Unfortunately, these ideas are often either solutions to yesterday’s problems and opportunities or just low-probability future events. Think Internet and growth funds in 2000 or emerging market, value and dividend, or currency funds in 2006. 

There are now more ill-timed opportunities in the ETF space than in mutual funds, which explains their poor performance. Many ETFs are decent funds with low fees, but they originated at a time when underperforming the S&P 500 was all but guaranteed. Or they offer diversification that you don’t need – in oil and other commodities, precious metals, etc.

If you owned a portfolio that held nothing but every new ETF launched in 2008 that still operates today, you would have underperformed the S&P 500 every year, and by double digits for the last three years. Over half of your massive portfolio of over 150 funds would STILL be in the red today even though bond and stock indexes (with dividends) are both well higher than they were at any time in 2008. This underperformance can’t be blamed on a disparity of risk - the ’08 class of  ETFs have higher volatility on average than the S&P500 over the last five years. More risk and less return.

If you had bought 2008’s new mutual funds , you would have beaten the S&P 500 in 2009 and underperformed by only by single digits in subsequent years, AND 40% of them  are  lower volatility than the S&P 500. 

If you bought every ETF when it was launched in the last 10 years that still exist today only about 60% are actually above water at all since inception. Of the thousands of often crummy and expensive mutual funds launched during this period, 85% of them have made investors money from day one.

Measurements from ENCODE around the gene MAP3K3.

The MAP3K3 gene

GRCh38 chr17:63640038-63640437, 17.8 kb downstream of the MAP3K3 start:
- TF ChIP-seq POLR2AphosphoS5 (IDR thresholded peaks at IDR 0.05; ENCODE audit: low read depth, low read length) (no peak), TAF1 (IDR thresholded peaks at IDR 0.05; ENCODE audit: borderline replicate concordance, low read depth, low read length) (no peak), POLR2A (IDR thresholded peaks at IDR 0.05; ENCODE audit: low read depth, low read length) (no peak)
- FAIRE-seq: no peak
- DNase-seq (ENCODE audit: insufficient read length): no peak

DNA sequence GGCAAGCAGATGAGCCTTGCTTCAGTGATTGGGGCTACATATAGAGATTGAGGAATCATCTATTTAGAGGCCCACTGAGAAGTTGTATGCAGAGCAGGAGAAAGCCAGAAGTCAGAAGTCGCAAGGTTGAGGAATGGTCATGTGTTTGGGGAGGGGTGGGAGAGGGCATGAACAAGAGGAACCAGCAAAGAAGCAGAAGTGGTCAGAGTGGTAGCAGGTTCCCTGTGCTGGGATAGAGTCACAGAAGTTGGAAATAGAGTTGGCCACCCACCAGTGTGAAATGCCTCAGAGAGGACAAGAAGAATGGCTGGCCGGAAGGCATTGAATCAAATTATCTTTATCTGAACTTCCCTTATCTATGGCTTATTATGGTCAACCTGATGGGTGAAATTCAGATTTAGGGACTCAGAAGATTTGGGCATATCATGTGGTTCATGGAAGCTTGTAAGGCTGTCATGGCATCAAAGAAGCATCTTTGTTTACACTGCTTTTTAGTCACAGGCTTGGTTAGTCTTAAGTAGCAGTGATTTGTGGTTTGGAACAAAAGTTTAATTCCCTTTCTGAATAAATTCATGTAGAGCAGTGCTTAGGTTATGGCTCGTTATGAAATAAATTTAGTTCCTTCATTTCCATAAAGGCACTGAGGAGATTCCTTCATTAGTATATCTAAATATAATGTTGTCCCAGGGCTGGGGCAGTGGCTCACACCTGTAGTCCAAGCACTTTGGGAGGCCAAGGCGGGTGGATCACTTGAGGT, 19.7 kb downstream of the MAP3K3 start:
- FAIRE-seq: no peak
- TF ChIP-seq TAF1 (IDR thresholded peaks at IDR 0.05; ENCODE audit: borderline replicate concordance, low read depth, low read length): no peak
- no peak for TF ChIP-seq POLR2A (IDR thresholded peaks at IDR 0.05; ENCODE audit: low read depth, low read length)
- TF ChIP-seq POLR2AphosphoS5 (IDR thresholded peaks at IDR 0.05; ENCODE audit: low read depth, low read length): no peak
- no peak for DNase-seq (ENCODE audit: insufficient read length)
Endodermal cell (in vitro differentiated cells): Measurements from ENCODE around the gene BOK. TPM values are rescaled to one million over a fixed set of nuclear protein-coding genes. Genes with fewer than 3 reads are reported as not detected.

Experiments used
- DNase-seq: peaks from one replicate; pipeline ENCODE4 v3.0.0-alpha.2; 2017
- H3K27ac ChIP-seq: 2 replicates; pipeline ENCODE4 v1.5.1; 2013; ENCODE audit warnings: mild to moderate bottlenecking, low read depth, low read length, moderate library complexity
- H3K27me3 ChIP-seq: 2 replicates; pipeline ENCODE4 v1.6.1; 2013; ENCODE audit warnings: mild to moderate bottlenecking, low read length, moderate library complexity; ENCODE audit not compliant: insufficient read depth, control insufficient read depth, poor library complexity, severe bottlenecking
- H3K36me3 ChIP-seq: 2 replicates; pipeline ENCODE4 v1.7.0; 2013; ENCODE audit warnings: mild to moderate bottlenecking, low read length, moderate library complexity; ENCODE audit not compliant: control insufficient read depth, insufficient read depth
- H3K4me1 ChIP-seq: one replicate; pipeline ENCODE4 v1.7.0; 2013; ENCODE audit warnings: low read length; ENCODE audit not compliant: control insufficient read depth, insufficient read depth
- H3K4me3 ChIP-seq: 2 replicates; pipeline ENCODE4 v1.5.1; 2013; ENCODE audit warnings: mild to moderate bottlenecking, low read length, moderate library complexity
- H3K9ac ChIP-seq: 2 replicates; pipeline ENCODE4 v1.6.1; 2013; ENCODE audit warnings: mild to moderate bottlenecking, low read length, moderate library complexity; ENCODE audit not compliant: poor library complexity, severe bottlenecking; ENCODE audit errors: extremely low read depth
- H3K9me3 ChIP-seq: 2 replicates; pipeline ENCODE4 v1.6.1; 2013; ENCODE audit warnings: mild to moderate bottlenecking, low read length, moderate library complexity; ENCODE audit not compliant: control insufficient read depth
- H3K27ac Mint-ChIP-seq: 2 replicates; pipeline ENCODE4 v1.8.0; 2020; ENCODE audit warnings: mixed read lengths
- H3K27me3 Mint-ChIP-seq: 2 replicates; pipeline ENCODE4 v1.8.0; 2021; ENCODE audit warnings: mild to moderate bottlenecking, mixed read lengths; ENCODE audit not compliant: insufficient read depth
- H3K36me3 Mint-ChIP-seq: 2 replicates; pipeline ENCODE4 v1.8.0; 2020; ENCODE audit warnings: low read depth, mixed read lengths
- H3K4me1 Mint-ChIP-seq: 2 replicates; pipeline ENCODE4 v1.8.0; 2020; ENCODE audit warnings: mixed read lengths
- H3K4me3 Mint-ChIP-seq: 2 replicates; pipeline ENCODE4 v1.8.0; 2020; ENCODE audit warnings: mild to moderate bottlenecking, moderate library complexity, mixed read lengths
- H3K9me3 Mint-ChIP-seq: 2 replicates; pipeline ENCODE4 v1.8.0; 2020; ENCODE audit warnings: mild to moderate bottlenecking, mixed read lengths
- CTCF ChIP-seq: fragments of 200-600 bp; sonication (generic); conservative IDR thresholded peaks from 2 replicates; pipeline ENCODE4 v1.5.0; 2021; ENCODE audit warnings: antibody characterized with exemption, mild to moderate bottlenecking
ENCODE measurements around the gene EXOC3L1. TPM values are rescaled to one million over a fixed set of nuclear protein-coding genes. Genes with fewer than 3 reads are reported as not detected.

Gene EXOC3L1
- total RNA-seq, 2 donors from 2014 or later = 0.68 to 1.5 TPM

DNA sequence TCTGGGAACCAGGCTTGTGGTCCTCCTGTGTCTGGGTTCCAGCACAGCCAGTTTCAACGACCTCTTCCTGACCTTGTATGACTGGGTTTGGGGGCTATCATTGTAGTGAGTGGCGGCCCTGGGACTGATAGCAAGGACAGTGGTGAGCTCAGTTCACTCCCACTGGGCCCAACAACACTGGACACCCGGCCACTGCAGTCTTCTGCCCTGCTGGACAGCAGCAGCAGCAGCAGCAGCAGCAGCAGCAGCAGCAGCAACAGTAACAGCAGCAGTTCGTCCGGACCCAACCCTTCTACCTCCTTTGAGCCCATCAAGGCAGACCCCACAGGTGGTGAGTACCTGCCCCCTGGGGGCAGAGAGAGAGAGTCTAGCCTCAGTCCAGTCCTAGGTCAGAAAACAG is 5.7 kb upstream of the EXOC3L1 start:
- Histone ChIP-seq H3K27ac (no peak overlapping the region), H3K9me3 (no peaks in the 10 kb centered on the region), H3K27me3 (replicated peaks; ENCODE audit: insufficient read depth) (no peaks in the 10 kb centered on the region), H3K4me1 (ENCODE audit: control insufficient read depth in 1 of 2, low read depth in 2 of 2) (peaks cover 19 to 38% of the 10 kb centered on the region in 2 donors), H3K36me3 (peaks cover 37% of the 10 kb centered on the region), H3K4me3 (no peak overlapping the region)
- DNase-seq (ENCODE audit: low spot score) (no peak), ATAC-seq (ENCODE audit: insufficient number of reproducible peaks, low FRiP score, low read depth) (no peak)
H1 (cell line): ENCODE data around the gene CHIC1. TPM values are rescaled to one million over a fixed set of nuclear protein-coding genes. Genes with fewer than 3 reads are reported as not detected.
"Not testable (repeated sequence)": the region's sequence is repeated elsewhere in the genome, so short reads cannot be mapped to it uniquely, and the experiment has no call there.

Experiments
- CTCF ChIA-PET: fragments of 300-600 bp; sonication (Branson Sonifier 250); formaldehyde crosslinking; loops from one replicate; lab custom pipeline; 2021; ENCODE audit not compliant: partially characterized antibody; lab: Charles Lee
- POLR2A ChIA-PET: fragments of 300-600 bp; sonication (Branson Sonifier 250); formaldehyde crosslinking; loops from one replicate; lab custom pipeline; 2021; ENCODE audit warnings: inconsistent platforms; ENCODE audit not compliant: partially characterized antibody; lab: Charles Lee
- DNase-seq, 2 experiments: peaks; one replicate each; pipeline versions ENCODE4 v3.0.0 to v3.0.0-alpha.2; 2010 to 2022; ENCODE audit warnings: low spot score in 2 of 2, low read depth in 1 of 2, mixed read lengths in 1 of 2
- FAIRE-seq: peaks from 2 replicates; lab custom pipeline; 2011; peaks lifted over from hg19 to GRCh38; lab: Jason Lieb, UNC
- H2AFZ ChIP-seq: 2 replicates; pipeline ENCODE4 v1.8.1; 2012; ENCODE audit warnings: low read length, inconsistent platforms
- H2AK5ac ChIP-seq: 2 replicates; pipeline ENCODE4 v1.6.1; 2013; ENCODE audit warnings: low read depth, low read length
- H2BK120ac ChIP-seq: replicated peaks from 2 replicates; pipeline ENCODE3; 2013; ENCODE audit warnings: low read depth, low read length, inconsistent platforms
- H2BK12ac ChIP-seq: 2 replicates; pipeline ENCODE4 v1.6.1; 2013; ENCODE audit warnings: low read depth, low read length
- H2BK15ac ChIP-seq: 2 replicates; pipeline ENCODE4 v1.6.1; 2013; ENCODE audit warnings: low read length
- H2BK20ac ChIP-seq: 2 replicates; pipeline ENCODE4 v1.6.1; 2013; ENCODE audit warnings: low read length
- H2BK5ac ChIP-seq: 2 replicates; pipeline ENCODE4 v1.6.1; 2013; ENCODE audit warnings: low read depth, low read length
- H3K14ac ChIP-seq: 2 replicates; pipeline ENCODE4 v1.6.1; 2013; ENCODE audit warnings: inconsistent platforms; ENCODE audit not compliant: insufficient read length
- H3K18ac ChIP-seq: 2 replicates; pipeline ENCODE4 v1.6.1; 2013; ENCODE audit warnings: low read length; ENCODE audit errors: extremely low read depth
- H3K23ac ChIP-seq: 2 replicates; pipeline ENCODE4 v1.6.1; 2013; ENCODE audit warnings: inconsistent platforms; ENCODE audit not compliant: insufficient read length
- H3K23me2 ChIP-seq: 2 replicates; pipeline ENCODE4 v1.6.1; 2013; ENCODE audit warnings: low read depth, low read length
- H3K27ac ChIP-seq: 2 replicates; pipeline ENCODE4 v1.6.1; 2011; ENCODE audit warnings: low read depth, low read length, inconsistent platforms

Areas that have actually performed well over the last decade-plus, like Internet and biotech ETFs, are relatively small and don't see a lot of new product launches (since their ill-timed launches in the 1990s). Yet there are many ETFs with over a billion in assets that haven’t performed well. PowerShares DB Agriculture (DBA) has $1.5 billion and has a -6.29% annualized five year return with a negative -17.55% one year return. Sectors that have performed well recently, like airlines, see their few ETFs close for lack of interest, as the recent shutting of Guggenheim Airline (FAA) shows. With ETFs, we see concept chasing more than performance chasing.

This isn’t entirely new, and isn’t just something that takes place at the flavor-of-the-month fund shops. We once owned American Century Global Natural Resources (BGRIX) in a model portfolio and watched it die for lack of assets in 2002 – right before global and natural resources as a concept started killing the S&P 500. 

The same happened to Vanguard Utilities (VGSUX,) which somehow became collateral damage to the whole Enron and WorldCom debacle, proving  to investors that utilities were not safe anymore…right before they proved to be quite safe again.

Bottom line? The inherent structural cost advantage of ETFs is far outweighed by the inherent disadvantages of ill-timed and otherwise bad investment ideas. We’re still going to use ETFs, but are increasingly looking at this fast-growing world for signs of what not  to do.